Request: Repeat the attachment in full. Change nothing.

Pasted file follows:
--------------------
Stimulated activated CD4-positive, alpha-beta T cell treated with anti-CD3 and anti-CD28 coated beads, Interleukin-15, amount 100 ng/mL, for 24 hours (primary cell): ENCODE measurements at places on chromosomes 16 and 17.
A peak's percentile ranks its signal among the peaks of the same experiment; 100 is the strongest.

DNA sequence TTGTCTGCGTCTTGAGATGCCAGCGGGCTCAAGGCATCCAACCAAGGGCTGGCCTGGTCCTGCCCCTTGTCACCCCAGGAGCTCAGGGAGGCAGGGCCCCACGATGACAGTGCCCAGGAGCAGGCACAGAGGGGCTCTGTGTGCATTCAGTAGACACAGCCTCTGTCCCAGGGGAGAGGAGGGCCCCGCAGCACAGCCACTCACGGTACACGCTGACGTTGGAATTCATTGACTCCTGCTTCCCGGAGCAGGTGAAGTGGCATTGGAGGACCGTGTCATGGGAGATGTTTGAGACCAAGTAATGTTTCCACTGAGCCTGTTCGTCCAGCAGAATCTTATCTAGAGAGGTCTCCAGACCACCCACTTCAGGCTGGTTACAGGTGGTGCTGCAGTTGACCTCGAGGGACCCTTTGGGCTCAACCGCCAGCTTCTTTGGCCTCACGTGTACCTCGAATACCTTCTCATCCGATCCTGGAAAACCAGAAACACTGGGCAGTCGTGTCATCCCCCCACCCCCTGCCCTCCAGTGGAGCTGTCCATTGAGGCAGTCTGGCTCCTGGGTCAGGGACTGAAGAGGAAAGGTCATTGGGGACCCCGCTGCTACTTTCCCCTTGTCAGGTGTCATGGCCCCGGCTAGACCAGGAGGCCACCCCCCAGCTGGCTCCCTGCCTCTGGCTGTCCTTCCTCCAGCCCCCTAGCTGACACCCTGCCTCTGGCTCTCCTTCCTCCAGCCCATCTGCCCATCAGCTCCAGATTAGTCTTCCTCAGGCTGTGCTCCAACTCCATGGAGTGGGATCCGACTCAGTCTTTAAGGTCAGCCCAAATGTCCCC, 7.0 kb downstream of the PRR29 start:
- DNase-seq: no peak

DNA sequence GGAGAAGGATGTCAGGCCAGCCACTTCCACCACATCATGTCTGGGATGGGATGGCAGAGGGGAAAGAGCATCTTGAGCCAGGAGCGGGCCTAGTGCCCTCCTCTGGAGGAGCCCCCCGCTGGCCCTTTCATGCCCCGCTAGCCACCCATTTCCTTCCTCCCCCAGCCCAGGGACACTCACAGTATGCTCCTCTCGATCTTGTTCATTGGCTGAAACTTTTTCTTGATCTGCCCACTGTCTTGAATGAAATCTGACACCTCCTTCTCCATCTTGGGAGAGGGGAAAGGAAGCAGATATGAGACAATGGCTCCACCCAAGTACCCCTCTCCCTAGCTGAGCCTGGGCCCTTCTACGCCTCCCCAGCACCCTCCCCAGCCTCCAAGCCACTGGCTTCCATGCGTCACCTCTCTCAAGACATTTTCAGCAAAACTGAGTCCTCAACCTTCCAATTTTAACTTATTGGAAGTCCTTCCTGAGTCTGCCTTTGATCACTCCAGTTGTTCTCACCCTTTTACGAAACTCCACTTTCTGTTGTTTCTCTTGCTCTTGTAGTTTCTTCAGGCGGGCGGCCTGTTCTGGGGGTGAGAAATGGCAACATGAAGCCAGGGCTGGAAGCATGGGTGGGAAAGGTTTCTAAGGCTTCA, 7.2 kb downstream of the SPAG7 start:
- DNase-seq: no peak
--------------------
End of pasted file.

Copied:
Stimulated activated CD4-positive, alpha-beta T cell treated with anti-CD3 and anti-CD28 coated beads, Interleukin-15, amount 100 ng/mL, for 24 hours (primary cell): ENCODE measurements at places on chromosomes 16 and 17.
A peak's percentile ranks its signal among the peaks of the same experiment; 100 is the strongest.

DNA sequence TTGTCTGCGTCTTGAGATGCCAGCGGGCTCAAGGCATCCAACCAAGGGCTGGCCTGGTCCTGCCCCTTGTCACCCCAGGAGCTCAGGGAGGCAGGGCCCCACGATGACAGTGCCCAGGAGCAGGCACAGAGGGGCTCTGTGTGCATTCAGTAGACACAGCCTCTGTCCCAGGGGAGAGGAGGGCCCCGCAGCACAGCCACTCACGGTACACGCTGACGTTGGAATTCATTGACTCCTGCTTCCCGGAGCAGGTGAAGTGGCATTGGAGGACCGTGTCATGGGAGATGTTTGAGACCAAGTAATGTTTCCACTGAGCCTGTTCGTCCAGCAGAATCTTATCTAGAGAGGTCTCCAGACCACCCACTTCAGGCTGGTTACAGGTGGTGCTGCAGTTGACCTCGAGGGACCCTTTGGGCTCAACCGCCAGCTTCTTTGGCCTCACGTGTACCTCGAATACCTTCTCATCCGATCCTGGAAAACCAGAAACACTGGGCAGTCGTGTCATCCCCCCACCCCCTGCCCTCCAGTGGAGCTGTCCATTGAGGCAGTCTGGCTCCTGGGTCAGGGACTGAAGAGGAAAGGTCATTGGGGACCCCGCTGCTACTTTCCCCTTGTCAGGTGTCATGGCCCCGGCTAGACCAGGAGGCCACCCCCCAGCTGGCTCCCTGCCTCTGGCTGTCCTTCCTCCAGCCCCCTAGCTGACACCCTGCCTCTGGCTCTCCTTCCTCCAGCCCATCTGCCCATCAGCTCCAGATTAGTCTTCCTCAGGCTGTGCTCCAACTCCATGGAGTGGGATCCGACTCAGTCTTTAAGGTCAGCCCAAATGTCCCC, 7.0 kb downstream of the PRR29 start:
- DNase-seq: no peak

DNA sequence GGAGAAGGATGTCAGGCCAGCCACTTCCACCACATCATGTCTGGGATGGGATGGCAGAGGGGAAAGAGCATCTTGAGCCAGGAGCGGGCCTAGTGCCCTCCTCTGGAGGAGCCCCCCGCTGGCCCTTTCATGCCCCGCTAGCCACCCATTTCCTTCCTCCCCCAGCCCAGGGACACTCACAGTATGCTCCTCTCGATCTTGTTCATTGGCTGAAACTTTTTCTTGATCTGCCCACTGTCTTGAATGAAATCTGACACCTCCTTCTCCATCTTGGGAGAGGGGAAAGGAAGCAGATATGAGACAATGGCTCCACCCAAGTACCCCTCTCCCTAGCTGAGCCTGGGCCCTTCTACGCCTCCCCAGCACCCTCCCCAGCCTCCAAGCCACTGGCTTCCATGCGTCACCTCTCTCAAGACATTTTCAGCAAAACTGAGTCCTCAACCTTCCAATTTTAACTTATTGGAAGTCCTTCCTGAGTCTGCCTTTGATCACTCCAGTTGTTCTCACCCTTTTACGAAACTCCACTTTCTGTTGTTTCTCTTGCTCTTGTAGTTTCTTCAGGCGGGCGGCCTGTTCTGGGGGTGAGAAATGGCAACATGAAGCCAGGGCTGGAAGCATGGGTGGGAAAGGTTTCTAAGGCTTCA, 7.2 kb downstream of the SPAG7 start:
- DNase-seq: no peak